I have an example of a problem in bioinformatics where we’re trying to identify drug target proteins. We have a protein interaction network where we’re looking for proteins that are central, using Betweenness Centrality or other Centrality Network algorithms, or clustering of those proteins.
For social informatics, we may be looking at shortest paths between individuals in a social network or flows of information through an organization.
Today, a lot of work is done on forensic analysis of these data sets. However, as we go forward, we’re going to be tapping into these data streams where we’re trying to make decisions on the fly.
That’s really the face of these challenges. As our data gets larger and larger heterogeneity develops. We become uncertain on different qualities of the data that we have. At the end of the day, we would like to make better decisions that drive our business or organization.
I think these data analytics are really going to define the next set of companies. They are going to be able to monetize and have better efficiencies within their organizations and how they deal with others. This area of graphs is really going to change the world.
Graphs for Analytics and Surveillance
These are two public images. The top represents the hijackers on September 11th. It was claimed that if you could have done graph analytics at that time, you would have been able to detect the hijackers, the ring leaders and the different cells on the planes by using algorithms like Centrality.
On the bottom is another example of a type of graph analytic. This is observed information and a pattern that you know is suspect. Two individuals who live together, they’re observing a workplace. One rents a truck, the other buys fertilizer. They may be up to no good. What you’d like to do is find different versions of that type of pattern within a large data set. This is called subgraph isomorphism, or more commonly known as graph matching or motif finding.
These are challenging algorithmic problems, especially in the face of growing, massive data sets.
Graphs and Twitter
We are the first to take a full set of tweets that were public and put them into the U.S. Library of Congress. A decade ago, we took tweets from around September and October 2009, and we put them into a supercomputer over here called a Cray machine.
Some of you may recognize the name Cray. We worked with Pacific Northwest National Lab on terabytes of information. What we were trying to figure out was, is Twitter good for anything? Could we get any good out of tweets? At this time, we weren’t sure. Everyone was wondering, “How do you get value out of tweets?”
We took two events in that period. On the left, you see H1N1. In 2009, there was a scare that this new variant of virus, H1N1, was going to have double-digit mortality around the world. This was scary and people didn’t know what to do. There was a panic that ensued around air travel. People feared we would see massive deaths coming out of this.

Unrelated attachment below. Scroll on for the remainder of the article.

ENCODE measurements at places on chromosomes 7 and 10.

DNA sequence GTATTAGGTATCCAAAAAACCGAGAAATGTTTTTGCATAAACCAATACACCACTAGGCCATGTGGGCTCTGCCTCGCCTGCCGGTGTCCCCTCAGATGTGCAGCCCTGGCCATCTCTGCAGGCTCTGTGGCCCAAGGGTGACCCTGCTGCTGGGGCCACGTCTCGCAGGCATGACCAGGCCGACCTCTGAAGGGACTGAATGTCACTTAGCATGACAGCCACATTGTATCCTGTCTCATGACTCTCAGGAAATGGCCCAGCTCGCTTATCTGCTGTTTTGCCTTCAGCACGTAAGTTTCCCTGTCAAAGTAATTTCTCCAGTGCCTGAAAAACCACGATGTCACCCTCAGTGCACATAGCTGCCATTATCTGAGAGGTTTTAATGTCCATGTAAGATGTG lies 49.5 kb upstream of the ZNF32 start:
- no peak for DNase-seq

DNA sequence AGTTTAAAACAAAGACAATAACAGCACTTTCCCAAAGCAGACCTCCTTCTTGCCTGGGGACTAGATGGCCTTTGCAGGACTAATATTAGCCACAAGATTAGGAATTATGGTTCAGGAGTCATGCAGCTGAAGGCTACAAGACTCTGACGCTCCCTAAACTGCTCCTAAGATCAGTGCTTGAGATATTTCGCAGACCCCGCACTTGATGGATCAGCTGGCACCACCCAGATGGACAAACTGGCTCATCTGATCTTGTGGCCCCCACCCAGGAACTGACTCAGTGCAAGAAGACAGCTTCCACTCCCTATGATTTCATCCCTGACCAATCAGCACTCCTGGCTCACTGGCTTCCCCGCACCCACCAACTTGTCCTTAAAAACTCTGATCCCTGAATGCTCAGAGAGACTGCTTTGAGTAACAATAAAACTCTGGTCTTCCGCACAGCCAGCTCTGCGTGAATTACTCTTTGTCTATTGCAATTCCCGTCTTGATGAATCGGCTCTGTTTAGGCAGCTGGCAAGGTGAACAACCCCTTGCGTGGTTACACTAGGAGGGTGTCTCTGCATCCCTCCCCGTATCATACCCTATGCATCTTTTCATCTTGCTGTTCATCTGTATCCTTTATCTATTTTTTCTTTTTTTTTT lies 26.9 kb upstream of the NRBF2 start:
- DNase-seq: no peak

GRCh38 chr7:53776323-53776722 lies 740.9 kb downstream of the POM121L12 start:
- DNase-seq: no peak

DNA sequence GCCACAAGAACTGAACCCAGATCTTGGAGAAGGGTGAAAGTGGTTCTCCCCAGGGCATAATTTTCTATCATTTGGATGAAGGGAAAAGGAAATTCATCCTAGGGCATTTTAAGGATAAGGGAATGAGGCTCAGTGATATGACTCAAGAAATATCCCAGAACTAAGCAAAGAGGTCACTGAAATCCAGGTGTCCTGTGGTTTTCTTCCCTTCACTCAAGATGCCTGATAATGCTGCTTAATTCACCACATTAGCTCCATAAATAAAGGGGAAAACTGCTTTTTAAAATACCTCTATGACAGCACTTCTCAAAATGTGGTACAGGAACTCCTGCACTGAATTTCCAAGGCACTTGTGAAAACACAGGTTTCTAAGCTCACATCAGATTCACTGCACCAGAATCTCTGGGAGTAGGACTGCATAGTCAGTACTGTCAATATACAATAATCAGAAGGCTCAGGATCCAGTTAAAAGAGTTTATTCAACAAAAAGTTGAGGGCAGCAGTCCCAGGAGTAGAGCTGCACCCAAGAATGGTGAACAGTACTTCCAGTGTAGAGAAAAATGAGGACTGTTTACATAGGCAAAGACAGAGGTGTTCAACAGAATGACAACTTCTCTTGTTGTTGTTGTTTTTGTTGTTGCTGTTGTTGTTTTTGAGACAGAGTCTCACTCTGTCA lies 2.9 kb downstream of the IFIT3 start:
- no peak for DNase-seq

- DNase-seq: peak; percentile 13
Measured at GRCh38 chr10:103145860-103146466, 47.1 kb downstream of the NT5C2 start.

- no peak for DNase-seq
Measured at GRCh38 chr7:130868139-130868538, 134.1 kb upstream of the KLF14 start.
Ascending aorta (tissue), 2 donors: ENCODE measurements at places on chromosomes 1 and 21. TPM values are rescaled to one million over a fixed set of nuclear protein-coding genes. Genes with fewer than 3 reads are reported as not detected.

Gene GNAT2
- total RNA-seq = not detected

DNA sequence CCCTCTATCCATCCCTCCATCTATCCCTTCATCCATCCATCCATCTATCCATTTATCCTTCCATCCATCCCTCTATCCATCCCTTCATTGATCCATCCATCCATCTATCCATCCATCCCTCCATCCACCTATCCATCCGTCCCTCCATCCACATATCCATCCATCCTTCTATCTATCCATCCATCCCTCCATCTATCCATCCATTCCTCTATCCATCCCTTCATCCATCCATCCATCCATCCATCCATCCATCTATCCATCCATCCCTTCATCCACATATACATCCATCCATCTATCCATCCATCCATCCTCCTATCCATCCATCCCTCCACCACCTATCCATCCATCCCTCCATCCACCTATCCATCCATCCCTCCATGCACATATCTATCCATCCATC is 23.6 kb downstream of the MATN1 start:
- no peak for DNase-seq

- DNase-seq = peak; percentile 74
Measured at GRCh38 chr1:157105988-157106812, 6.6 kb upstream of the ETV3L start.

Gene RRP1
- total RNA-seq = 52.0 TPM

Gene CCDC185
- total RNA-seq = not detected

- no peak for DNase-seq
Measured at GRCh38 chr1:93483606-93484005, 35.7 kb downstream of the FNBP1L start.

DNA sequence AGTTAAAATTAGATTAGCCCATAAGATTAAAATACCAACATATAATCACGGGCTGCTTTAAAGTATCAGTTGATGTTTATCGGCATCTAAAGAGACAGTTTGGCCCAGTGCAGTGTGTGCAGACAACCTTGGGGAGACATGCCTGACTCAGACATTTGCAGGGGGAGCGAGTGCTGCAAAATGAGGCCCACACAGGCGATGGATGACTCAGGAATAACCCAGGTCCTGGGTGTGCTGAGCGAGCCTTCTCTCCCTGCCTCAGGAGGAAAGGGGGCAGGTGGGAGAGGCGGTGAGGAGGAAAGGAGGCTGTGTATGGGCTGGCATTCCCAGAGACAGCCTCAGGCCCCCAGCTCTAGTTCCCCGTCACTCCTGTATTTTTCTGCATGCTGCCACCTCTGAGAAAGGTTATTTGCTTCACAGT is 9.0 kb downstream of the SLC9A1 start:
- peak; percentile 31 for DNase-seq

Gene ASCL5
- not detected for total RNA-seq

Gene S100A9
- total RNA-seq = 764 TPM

We decided to take all the tweets, use the followers, followees and some of the keywords of the content, and build a graph. From that graph, we ran Betweenness Centrality as an ad hoc measure to see what were the most influential handles we could find on Twitter related to this event.
I have about 15 Twitter handles and some of them are obvious. This is where people were getting their information from about the virus.
You see the CDC is number one. That’s the U.S. Centers for Disease Control and Prevention. This is where you would expect many people to turn. Number four is flu.gov and a couple of these are the CDC later in the list. You also see commercial media like CNN, New York Times, Time Magazine, and you’d expect those also to be very influential as to how people are learning about it.
The power of graphs is more than that. On a breaking event, how do you know who to listen to? How do you know who is the source of information and the most influential? And it turned out that one of the top ones on this list, you’ll see it number three, @Official_PAX.
It turns out that this was the Penny Exchange, Penny Arcade. These were primarily adolescent male game players who were in Seattle at a meeting of this conference where they’re playing games and they were one of the first groups in the country, in the U.S., to contract H1N1. They started tweeting with each other about the symptoms.
That was one of the primary sources of understanding how deadly H1N1 was and what the symptoms were. You never would have thought about tuning into that in advance. Like, tuning your radio dial to a source for news – that’s the power of graphs.
I was giving a talk a number of years ago in India and a student must have been the biggest fan of the Backstreet Boys. I was asked, “Why are the Backstreet Boys up there?” And so, I scratched my head a little bit and said, “You know, I have no idea. I’m going to have to go research that.”